How does one become an ophthalmic assistant, ophthalmic technician, or ophthalmic technologist?
There are two ways to enter the field. You can go to a school or a training program for ophthalmic medical personnel, or you can advance in the field via on-the-job-training (OJT). There are advantages and disadvantages to both methods.
The are two advantages to attending a school or training program for ophthalmic medical personnel. One advantage is that you can become a technician or a technologist without working your way through the lower level(s) of certification. The other advantage is that it is a structured program with a defined timeline. The main disadvantage is that it costs money and time. Another disadvantage is that certification is not guaranteed. The program graduate must still take the certification exam in order to become certified.
The primary advantage of the OJT method is that you are being paid while you learn and advance in your ophthalmic technician training. A disadvantage is that there is usually a loose structure to the training program and you must be a "self-starter" in terms of learning. Another disadvantage is that it is generally more difficult to get an entry level ophthalmic assistant job this way. It is often a "catch-22" situation. You can't get an ophthalmic assistant job unless you have ophthalmic assistant training and you can't get experience unless you have a job. The OJT OMP must work his/her way through the levels of certification. You can not take the COA® certification exam unless you have worked for an ophthamologist for at least one year. The ophthalmologist must "sponsor" you by signing your exam application. You can't become a COT® (technician) unless you have worked as a COA® for one year. You can't become a COMT® (technologist) until you have worked as a COT® for three years.
Many OMPs get their start in the field by taking a job in an ophthalmology office as a receptionist or in some other "office" job. The receptionist proves to be a good employee, and then the receptionist is trained to be an ophthalmic assistant when a job opens up. The new assistant can advance in the field by becoming a certified assistant and then training/studying to become a certified technician and then a certified technologist, all while working in the field and being paid.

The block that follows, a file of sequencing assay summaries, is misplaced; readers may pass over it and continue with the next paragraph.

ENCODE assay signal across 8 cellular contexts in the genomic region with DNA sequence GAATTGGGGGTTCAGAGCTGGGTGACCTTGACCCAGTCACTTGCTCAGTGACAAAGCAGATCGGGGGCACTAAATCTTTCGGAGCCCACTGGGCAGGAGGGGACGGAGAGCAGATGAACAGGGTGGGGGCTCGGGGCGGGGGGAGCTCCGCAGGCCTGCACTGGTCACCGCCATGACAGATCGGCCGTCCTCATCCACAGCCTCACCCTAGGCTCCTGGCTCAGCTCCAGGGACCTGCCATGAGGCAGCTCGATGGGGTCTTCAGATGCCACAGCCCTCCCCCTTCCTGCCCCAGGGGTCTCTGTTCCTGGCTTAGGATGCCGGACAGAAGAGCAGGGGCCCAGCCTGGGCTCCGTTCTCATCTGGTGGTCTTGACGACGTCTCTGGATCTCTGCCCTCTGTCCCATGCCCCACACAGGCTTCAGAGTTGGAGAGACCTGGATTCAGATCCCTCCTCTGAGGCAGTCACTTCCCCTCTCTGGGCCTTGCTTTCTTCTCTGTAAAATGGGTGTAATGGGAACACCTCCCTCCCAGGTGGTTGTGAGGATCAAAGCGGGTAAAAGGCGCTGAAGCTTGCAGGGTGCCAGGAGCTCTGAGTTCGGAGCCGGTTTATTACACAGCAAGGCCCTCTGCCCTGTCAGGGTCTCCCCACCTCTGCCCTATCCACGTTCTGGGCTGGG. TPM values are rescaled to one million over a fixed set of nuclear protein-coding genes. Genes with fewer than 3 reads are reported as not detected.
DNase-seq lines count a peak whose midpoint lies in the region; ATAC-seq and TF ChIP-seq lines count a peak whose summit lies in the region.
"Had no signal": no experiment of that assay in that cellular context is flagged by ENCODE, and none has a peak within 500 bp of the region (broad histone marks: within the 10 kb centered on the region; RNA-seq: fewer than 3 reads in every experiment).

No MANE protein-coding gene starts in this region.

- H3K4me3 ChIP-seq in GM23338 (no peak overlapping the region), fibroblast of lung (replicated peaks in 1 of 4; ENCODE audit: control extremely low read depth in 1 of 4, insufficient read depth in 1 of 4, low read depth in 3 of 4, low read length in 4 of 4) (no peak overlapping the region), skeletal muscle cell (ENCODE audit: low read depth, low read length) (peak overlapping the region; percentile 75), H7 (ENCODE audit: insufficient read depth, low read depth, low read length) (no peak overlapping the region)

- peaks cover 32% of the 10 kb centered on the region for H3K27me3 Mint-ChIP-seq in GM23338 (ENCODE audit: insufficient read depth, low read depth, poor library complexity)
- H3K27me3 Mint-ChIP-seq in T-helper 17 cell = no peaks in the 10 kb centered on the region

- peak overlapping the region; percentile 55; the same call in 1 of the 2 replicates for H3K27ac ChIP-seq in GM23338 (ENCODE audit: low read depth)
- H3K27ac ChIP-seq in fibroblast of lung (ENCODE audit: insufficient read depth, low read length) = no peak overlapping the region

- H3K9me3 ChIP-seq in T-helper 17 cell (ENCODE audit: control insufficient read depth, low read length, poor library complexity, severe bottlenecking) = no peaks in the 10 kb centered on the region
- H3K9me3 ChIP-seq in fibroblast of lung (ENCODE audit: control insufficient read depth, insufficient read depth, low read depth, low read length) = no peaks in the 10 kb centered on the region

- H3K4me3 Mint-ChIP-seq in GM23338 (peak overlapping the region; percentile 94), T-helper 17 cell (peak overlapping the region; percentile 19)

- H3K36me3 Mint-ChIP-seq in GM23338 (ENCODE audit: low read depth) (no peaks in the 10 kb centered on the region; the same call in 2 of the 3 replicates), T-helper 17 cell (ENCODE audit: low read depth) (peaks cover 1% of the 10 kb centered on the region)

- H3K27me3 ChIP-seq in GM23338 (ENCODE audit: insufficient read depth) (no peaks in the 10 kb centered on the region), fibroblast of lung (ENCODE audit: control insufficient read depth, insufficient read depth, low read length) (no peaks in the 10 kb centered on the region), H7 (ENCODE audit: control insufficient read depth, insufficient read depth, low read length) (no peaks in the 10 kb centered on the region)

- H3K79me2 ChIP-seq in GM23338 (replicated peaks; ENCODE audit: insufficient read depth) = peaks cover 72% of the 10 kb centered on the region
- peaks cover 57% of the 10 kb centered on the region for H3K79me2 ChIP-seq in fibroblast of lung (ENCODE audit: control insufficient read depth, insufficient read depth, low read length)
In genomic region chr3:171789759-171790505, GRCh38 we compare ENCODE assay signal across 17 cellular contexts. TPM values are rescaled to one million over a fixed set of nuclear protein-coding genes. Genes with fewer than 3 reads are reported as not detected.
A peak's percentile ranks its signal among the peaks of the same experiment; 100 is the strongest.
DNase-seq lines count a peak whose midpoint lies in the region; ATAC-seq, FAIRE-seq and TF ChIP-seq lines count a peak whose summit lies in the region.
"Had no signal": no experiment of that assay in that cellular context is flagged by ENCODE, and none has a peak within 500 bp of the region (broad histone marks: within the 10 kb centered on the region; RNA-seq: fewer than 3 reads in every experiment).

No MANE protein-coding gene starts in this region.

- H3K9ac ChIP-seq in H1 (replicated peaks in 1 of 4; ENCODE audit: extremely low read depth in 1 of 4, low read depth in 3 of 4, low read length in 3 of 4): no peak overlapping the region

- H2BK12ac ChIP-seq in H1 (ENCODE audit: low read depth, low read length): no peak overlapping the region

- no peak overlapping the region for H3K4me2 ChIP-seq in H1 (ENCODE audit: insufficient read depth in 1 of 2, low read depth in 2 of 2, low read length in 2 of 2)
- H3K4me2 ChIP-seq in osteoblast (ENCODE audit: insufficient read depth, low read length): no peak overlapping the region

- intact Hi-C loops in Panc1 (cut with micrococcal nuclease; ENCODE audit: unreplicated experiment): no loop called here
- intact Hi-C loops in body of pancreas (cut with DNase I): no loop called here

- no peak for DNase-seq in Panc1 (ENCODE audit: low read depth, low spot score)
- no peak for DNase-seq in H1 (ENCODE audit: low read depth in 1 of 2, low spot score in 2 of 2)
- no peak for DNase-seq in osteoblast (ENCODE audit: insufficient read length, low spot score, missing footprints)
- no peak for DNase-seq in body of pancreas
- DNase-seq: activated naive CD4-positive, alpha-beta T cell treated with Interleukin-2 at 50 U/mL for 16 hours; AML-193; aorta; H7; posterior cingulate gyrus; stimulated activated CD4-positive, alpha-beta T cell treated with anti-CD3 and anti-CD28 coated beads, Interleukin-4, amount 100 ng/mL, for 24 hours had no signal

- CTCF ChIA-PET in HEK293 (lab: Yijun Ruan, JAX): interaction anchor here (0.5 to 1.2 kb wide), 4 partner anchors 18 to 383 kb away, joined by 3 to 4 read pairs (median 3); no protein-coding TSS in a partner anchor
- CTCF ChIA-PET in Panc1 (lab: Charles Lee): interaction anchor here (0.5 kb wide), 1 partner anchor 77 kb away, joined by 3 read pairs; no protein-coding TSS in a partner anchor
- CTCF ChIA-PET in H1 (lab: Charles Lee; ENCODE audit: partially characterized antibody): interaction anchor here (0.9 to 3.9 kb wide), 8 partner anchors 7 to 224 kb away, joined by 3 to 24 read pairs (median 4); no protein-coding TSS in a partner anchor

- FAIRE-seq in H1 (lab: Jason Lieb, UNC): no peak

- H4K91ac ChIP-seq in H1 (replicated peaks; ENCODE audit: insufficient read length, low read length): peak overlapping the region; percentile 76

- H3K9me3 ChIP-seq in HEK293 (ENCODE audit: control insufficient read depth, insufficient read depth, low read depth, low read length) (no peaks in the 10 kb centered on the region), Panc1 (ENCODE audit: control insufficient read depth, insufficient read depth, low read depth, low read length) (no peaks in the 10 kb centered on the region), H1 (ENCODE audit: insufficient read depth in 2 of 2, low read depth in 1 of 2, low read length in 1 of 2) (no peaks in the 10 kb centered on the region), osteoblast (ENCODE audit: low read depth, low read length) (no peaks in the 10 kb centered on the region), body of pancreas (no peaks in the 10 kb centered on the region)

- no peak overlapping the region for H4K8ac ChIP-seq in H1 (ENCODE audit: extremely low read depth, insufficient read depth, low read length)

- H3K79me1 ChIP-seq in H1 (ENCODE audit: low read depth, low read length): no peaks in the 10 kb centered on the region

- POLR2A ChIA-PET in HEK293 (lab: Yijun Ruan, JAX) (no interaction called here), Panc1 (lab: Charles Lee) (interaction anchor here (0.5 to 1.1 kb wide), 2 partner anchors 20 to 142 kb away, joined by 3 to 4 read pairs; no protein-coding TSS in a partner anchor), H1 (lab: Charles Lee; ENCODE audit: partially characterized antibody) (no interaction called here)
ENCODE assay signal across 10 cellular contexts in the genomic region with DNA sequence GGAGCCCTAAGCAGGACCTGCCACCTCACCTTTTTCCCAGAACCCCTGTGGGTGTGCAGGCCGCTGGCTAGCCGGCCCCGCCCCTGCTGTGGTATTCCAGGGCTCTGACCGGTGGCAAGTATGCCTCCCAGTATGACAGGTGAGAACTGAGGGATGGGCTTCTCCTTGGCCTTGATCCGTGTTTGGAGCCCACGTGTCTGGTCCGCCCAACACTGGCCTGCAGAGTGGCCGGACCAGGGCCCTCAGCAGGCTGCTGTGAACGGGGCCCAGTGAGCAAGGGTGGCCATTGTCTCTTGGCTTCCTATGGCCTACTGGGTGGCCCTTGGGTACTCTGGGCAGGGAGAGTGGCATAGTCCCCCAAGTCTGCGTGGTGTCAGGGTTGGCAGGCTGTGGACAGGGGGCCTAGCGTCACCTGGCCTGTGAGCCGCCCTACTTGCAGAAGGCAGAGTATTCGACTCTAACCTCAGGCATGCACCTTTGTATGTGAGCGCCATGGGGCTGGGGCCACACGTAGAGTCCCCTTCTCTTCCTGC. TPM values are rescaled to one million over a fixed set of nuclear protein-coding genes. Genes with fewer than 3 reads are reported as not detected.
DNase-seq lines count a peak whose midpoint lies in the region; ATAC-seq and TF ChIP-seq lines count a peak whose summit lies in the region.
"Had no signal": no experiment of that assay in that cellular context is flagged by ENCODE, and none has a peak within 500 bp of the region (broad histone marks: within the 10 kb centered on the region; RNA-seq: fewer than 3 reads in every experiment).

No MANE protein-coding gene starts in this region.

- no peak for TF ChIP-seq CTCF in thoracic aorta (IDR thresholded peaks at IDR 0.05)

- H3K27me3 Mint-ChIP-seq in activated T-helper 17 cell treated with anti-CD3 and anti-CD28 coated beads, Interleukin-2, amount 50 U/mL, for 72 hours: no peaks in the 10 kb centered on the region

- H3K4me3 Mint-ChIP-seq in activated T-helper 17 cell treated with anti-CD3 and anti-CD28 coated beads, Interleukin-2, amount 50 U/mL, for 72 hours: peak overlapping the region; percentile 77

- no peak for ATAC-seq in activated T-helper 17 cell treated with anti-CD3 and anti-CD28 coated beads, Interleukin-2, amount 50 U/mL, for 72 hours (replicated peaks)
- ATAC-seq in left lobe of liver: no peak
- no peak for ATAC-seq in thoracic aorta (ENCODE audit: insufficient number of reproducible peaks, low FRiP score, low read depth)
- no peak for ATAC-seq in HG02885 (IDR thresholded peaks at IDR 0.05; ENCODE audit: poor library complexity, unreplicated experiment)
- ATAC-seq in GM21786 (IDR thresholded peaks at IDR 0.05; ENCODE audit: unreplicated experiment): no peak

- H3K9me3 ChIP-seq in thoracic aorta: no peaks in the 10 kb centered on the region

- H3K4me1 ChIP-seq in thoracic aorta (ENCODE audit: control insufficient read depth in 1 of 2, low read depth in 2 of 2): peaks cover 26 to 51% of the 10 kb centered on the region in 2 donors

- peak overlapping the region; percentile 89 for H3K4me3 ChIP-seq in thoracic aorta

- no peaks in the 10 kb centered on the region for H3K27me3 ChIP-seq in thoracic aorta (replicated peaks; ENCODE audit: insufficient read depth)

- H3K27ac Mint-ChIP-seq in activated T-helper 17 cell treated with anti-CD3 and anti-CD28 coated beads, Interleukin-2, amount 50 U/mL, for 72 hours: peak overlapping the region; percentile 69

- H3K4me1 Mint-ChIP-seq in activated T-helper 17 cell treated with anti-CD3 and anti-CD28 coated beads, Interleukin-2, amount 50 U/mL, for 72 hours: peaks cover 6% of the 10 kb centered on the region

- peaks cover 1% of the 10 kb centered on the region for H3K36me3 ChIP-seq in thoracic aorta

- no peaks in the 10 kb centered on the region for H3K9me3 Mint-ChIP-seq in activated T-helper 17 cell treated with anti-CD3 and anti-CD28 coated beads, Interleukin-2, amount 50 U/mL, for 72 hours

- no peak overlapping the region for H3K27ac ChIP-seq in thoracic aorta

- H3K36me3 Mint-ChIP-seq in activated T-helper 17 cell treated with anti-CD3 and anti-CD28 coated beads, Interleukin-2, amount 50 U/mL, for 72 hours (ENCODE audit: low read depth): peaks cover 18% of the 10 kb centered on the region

How eyetec.net can help you
This first step is to determine if attending a school is right for you. Here is a list of schools in the US and Canada. At present, there is no online school that results in certification. The problem with online training is that there is no concurrent hands-on training available like there is in a conventional school setting.
For many people, attending a school or a training program may not be an option. There may not be a school close by and/or the expense of time and money may be too great. Fortunately, there is an on-the-job training option. As previously mentioned, the problem is finding an employer who will hire you as a trainee. One factor in your favor is that the turnover rate for ophthalmic assistant jobs is fairly high. The turnover rate for ophthalmic technicians and technologists is much less.
Watch online job sites and local listings for ophthalmic assistant job listings in your area. Sometimes "will train" jobs are listed. Eyetec.net offers online training courses that may give you an edge in the competition for these trainee jobs. Employers prefer to hire someone who is already trained and has experience, but if the market is dry, the employer may be willing to train. If you determine that an ophthalmic assistant job notice has been listed for several weeks, you might call and ask if they will consider a trainee, in particular a trainee who has already started the training process by taking the online course.
Once you are working in an eye care office, eyetec.net will continue to be a valuable training asset. When it is time for you to certify, eyetec.net has exam preparation courses.